Key Words
nominal and actual concrete strength; expected failure costs; R/C buildings; seismic loading; compensation factors

Address
Engineering, Autonomous University of Mexico State, Campus UAEM, Toluca, Mexico State, Mexico

Abstract
The seismic events in Northern Italy, May 2012, have revealed the seismic vulnerability of typical Italian precast industrial buildings. The aim of this paper is to present a seismic fragility model for Italian RC precast buildings, to be used in earthquake loss estimation and seismic risk assessment by comparing two building typologies and three different codes: D.M. 3-03-1975, D.M. 16-01-1996 and current Italian building code that has been released in 2008. Based on geometric characteristics and design procedure applied, ten different building classes were identified. A Monte Carlo simulation was performed for each building class in order to generate the building stock used for the development of fragility curves trough analytical method. The probabilistic distributions of geometry were mainly obtained from data collected from 650 field surveys, while the material properties were deduced from the code in place at the time of construction or from expert opinion. The structures were modelled in 2D frameworks; since the past seismic events have identified the beam-column connection as the weakest element of precast buildings, two different modelling solutions were adopted to develop fragility curves: a simple model with post processing required to detect connection collapse and an innovative modelling solution able to reproduce the real behaviour of the connection during the analysis. Fragility curves were derived using both nonlinear static and dynamic analysis.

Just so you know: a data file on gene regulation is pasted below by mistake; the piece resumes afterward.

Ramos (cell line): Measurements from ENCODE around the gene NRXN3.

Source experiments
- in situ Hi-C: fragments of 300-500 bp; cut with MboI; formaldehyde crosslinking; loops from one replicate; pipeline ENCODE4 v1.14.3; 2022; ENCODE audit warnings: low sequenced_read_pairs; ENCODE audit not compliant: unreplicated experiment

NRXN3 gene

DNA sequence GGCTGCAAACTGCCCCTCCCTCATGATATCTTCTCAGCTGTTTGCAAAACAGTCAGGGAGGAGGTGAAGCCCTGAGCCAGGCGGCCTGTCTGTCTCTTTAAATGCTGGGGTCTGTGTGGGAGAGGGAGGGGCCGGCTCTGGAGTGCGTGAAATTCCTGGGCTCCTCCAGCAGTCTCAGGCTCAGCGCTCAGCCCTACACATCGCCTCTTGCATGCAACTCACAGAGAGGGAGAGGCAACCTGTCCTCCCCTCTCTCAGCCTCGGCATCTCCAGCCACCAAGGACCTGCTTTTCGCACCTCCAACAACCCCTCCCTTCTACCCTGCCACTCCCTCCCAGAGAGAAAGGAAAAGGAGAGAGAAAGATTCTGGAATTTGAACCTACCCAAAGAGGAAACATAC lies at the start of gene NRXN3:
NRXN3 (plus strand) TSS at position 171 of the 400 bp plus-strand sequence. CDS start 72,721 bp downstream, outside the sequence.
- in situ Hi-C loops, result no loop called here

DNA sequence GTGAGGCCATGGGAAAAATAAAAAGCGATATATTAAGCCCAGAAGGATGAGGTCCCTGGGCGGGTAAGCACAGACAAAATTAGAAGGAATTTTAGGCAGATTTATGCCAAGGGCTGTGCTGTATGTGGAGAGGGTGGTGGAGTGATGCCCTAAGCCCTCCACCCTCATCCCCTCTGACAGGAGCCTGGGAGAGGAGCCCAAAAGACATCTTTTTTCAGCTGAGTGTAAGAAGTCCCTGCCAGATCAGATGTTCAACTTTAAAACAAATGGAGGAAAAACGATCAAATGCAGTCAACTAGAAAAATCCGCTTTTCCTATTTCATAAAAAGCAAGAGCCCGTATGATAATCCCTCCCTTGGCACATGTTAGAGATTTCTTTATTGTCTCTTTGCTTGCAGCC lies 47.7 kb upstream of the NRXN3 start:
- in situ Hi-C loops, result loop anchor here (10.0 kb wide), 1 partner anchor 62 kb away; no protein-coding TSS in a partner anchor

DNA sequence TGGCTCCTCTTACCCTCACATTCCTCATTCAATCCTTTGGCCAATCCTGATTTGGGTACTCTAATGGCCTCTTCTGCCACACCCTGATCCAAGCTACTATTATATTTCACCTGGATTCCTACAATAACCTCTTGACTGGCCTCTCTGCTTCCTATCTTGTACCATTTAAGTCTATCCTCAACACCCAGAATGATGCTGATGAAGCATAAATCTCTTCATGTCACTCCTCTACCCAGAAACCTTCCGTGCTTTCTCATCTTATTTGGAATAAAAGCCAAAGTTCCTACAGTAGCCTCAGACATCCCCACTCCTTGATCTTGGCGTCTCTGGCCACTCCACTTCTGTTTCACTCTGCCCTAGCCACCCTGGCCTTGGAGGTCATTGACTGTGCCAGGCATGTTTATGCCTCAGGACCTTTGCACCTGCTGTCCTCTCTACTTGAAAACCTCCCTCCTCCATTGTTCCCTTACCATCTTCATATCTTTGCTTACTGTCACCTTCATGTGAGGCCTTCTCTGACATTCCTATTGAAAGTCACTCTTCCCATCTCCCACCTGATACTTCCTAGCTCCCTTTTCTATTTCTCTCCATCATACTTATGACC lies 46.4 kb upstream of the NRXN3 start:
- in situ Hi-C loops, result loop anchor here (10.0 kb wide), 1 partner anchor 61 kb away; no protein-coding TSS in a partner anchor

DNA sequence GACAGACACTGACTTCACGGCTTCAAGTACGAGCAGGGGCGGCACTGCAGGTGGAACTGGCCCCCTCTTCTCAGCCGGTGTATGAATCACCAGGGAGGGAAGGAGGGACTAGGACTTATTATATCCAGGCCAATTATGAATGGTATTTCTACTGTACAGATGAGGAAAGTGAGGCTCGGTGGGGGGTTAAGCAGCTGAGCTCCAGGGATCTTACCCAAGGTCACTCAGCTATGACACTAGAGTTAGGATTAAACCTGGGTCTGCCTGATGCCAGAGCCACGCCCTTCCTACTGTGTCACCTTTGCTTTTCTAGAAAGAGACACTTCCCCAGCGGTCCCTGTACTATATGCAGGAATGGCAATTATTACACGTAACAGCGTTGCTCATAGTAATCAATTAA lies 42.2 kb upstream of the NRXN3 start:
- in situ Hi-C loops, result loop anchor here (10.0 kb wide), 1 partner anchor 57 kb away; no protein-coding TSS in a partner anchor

Key Words
seismic fragility; RC precast structures; beam-column connection collapse; nonlinear modelling

Address
Dumitru Beilic, Roberto Nascimbene, Daniele Cicola and Daniela Rodrigues: EUCENTRE, Pavia, Italy

Chiara Casotto: ROSE Programme, UME School, IUSS Pavia, Italy

Abstract
Prior to modern seismic provisions, several bridges were not designed for seismic actions in moderate seismic areas. Precast multi-girder and slab bridges are typical highway overpass structures; they have a significant contribution to national bridge stocks. Since the seismic behavior is questionable, a preliminary parametric study is conducted to determine critical configurations and components. The results indicate that the behavior of the abutments, backfill soil, superstructure and foundation is normally satisfactory; however, the superstructure-abutment joints are critical for both single- and multi-span bridges, while the piers are also critical for longer multi-span configurations. The parametric results provide a solid basis both for detailed seismic assessment and development of design concepts of newly built structures in moderate seismic zones.

Key Words
seismic analysis; parametric analysis; multi modal response spectrum analysis; seismic performance; bridge engineering; moderate seismicity

Address
Department of Structural Engineering, Budapest University of Technology and Economics, Budapest, Műegyetem rkp. 3., 1111, Hungary